Joe Locke is one of the busiest jazz musicians around. His Jazz on Granby concert Friday night is almost a respite in what is a hectic schedule of touring and recording in a variety of challenging settings.
“Life has been such a blur lately,” he said in a recent telephone conversation. “I just got done with a European tour with a project called Sticks and Strings. And I have a new quartet project called Force of Four that’s going into the studio March 6th and 7th to record a new album for Origin Records; then we’re going on tour in the States and Europe this summer.
“I’m doing some work as a guest soloist with a wonderful musician from Colombia named Edmar Castaneda. He plays an instrument called the Colombian harp that’s a diatonic instrument; he is an incredible virtuoso. He has a trio consisting of harp, trombone and percussion. I thought that can’t work, but I heard him in Italy and it just blew me away. I’m doing some festivals with him this summer—Saratoga, Tanglewood, the Red Sea Festival in Eilat, Israel.
“I’m getting ready to go into Dizzy’s at Lincoln Center here in New York with a project called ‘Moment to Moment: The Music of Henry Mancini.’ I had done an album in 1997 when I was on Fantasy Records, and we’re going to revisit that music but this time with a vocalist. It’s an all-star band with Clarence Penn on drums, George Mraz on bass and Geoffrey Keezer on piano. And we’re trying a great vocalist from the west coast named Kenny Washington. These Mancini tunes that I had arranged all have words—‘Moon River,’ ‘Moment to Moment,’ ‘Two for the Road.’ We’re going to be doing six nights in New York with that group.”
Not bad for a guy who started out playing rock-n-roll drums when he was seven years old and picking out melodies on the family piano, whose mother wanted him to play glockenspiel in the marching band.
“I lost my mother this year,” he said. “But I think about her every day and the fact that she came into my room one day and said, ‘Joe, there’s an ad in the paper for something called a vibraphone. The vibraphone is something like a glockenspiel isn’t it? Let’s go look at it.’
“We went and looked at it and it was $200.00. It changed my life.”
In a way, the vibes are like a huge glockenspiel, but you could hardly carry a set around in a parade. When he got that first set, he was a little overwhelmed.
“I was twelve,” he said, “and they sat in my room for a year. I didn’t know what to do with them; they just sat there and collected dust. A year later, I took the dirty clothes off ‘em and the books, and I just started playing them. And I never stopped.”
He tried to incorporate the instrument into his rock band:
“I was trying to get them to play softer and softer so you could hear the vibes. Now I have amplification and pickups and MIDI, so I can play louder than the guitar player now!”
But it was listening to guys like John Coltrane, Wayne Shorter and Herbie Hancock that got him into jazz and improvisation. After that, he was hooked. When he graduated from high school in Rochester, New York, he hit the road with a local saxophone player named Spider Martin. From there, he got the chance to play with some of the giants of jazz like Dizzy Gillespie and Mongo Santamaria, and moved to New York City in 1981 at the age of 22. Within a few years, he was working with other greats and fronting his own bands. In the last decade, he’s become recognized as one of the best in the biz himself.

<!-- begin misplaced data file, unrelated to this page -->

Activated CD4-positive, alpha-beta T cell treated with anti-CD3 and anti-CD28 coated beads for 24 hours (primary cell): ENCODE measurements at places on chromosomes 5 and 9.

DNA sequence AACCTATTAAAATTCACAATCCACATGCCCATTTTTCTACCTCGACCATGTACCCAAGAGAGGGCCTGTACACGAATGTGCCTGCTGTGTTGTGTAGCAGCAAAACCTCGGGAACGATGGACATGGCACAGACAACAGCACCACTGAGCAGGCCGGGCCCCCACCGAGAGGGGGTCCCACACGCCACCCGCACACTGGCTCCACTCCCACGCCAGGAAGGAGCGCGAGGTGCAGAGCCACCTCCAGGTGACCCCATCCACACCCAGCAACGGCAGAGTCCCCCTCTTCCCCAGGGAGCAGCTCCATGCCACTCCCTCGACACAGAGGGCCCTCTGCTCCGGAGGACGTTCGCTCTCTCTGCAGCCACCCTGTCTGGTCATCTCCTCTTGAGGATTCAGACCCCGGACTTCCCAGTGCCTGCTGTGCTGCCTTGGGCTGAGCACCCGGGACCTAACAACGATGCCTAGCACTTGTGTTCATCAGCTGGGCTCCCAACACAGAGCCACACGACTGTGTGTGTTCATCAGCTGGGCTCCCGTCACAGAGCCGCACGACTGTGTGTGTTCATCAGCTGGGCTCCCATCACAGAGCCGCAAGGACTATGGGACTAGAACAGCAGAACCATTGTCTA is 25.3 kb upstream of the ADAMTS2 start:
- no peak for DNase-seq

Because of his diverse musical background and eclectic listening habits, Joe Locke revels in the wide range of settings he gets to play in. For Friday night’s show, he’s planning to dig into a setlist made up primarily of familiar material.
“For the Jazz on Granby concert,” he said, “it’s all about the tradition and melody and playing beautiful music—the jazz tradition. I really enjoy coming from a pure jazz place and honoring the Great American Songbook. If you’re doing music by Cole Porter or Irving Berlin or Henry Mancini, those are beautiful melodies and you don’t have to do a lot to alter them or contemporize them. I love doing contemporary music or doing interpretations of classic rock music or doing stuff that’s out on a limb, but I also enjoy honoring the real jazz tradition and the great songs. Honoring the songbook of the great artists from the past is going to be a big part of the Jazz on Granby concert.
“I’m thinking the audience may enjoy a preview of what the New York performance is going to be, and give them some of the Mancini music. Things like ‘The Pink Panther’ and ‘Moon River.’ I thought the folks in Norfolk would enjoy getting a first glimpse at some of that. Music is about communication, and I think it’s lovely when the audience can identify with the melodies that you’re playing.”
He’s also looking forward to playing with John Toomey’s trio:
“The nice thing about working with John Toomey is that he’s such an ace player. He actually enjoys playing stuff with some intricacies so I can send charts down to him that are a little more involved than the average stuff, and he just eats it up. I love it.”
Joe Locke seems to love everything that life has brought his way. His upbeat disposition is apparent in person and onstage. He’s obviously having a great time.
“I feel very fortunate,” he said. “When we start playing as kids, there’s no guarantee that what we come up with in the laboratory of the practice room is going to be heard past those four walls. So I feel really lucky that, all this time down the road, I’m actually able to travel around the world and play music. And there are some folks out there who really want to hear it!”
Friday, February 22 – 8:00 pm
Roper Performing Arts Center
copyright © 2008 Jim Newsom. All Rights Reserved. Used by Permission.